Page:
Why We Support Ballot Question 4, and How We Want To See it Implemented

Seen: Illegally parked, blocking traffic, directly putting cyclists and drivers at risk.

When Philadelphians vote on Tuesday (tomorrow!), one of the ballot questions they’ll be asked to support, or not support, is a new city charter which would create a civilian enforcement arm to the Philadelphia Police Department, specifically for traffic and low-level issues, hopefully providing for safer streets and dealing with congestion in West Philly, Center City, and Manayunk (at least at first.)

On the surface, the Bicycle Coalition of Greater Philadelphia supports this legislation. And if it’s approved by voters, we want to make sure its implemented correctly, in a way that will actually make streets safer for everyone without singling out any demographic.

We believe civilian safety officers—who will be unarmed and work to keep traffic moving safely through the city—can work here, similar to how they’ve worked to reduce congestion and increase safety in cities like New York, Baltimore, and Seattle, where civilian enforcement officers have had a positive effect on safety of pedestrians, cyclists, and motorists in the city.

We testified about this bill before it became a ballot question, and you can read our testimony here.

One thing of note about the ballot question is that it’s sort of vague. So, the implementation of such a program is going to be of monumental importance.

Among the duties of these new officers, according to a fact-sheet in City Council, would be to direct traffic at intersections, stop illegal parking, assist in enforcing traffic violations, blocked sidewalks, unpermitted work, and promoting pedestrian safety. Those are awesome goals, and desperately needed in Philadelphia.

There are good ways to do that, and bad ways to do that.

That’s why, as we noted in our testimony, the officers should take part in bicycling safety courses to better understand the roles cyclists and pedestrians play in overall traffic patterns, and ensure they’re taught the best methods to ensure all modes of traffic feel safe due to the officers.

We also noted, in our testimony, how important it is that Philadelphia does not repeat the mistakes of some other cities have made.

“During the implementation phase, we believe it’s important to ensure, among other things, there are checks on civilian enforcement officers as it pertains to racial bias,” we told Council in March. “There are examples throughout the country, in cities like Tampa, Chicago and across the river, in Camden, NJ, where civilian and police enforcement officers have issued a disproportionate number of tickets for minor offenses in African-American communities, which is something we need to make sure does not happen here.”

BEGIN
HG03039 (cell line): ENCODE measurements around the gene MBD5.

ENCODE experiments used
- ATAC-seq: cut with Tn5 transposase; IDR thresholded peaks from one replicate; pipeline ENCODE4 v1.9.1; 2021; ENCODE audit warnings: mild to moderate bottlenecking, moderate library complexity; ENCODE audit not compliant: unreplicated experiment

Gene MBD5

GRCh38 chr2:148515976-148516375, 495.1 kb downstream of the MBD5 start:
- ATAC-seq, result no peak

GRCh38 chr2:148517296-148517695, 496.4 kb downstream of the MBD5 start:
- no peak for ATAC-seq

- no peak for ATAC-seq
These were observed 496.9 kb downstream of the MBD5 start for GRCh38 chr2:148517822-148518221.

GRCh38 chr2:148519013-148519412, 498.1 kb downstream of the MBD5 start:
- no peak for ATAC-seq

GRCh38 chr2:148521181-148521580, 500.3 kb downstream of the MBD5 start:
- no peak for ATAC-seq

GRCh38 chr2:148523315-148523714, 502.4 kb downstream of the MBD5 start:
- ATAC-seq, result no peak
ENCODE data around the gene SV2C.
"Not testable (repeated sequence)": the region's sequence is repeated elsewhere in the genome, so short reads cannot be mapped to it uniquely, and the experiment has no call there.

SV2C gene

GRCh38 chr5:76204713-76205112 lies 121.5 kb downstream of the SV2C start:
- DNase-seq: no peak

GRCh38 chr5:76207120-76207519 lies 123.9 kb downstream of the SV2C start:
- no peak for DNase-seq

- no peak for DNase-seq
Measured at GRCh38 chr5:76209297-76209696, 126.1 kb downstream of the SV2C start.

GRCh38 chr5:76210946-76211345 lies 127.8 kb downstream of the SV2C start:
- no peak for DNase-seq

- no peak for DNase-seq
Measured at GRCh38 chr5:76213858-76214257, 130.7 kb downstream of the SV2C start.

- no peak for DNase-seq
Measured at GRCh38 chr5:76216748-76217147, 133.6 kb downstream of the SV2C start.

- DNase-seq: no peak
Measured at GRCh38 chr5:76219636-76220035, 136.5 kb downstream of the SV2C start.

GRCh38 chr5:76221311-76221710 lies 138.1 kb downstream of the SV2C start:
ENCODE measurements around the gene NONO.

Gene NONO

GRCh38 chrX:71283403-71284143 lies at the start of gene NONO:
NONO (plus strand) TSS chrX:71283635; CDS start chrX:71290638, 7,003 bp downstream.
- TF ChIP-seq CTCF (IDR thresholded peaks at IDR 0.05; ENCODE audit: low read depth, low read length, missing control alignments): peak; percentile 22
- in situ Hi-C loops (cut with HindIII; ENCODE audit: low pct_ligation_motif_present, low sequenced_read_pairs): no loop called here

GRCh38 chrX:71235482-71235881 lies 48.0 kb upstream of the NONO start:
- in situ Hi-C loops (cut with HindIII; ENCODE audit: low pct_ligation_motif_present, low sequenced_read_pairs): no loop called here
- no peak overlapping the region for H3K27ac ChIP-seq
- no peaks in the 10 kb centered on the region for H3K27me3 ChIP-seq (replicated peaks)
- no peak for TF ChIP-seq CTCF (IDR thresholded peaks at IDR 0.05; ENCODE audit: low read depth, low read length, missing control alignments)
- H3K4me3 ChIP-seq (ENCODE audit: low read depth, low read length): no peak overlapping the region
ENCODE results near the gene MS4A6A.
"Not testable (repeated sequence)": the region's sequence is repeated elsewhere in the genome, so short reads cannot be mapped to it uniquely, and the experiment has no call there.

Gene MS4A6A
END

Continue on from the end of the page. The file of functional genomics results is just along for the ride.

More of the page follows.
For example, ticketing a motorist for pulling over in the crosswalk or bike lane should be a ticketable offense, because it puts everyone on the street in danger. Ticketing a cyclist for the lack of a bell on their bike (which is specifically what was happening in Tampa and Camden), or handing out tickets for jaywalking on low-stress streets, should not be part of the officers’ parameters.

That said, we support this ballot question specifically because we’ve seen this work to increase safety in other cities. It’s been tested, and can work here when it’s correctly implemented.

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Topics: Featured, Vision Zero

2 comments on “Why We Support Ballot Question 4, and How We Want To See it Implemented

  1. Tim Hanser

    I am disappointed by the bicycle coalition’s endorsement. The city has failed to demonstrate in any meaningful way that it prioritizes the safety and comfort of pedestrians and cyclists. Given that backdrop, It seems unlikely that the police department is somehow going to change its reputation and all the sudden prioritize pedestrians and cyclists. My prediction is that the new division will prioritize keeping intersections clear in Center City and other areas during rush hour, doing very little to address pedestrian and cyclist-related issues not only in Center City, but. more significantly, in other parts of the city. The city has explored virtually no options that would reduce the volume of private cars in Center City and UCity, or prioritized pedestrian and cyclist infrastructure. That the coalition’s own endorsement is lined with caveats should be enough to dissuade anyone concerned with pedestrian and cyclist safety from voting yes.

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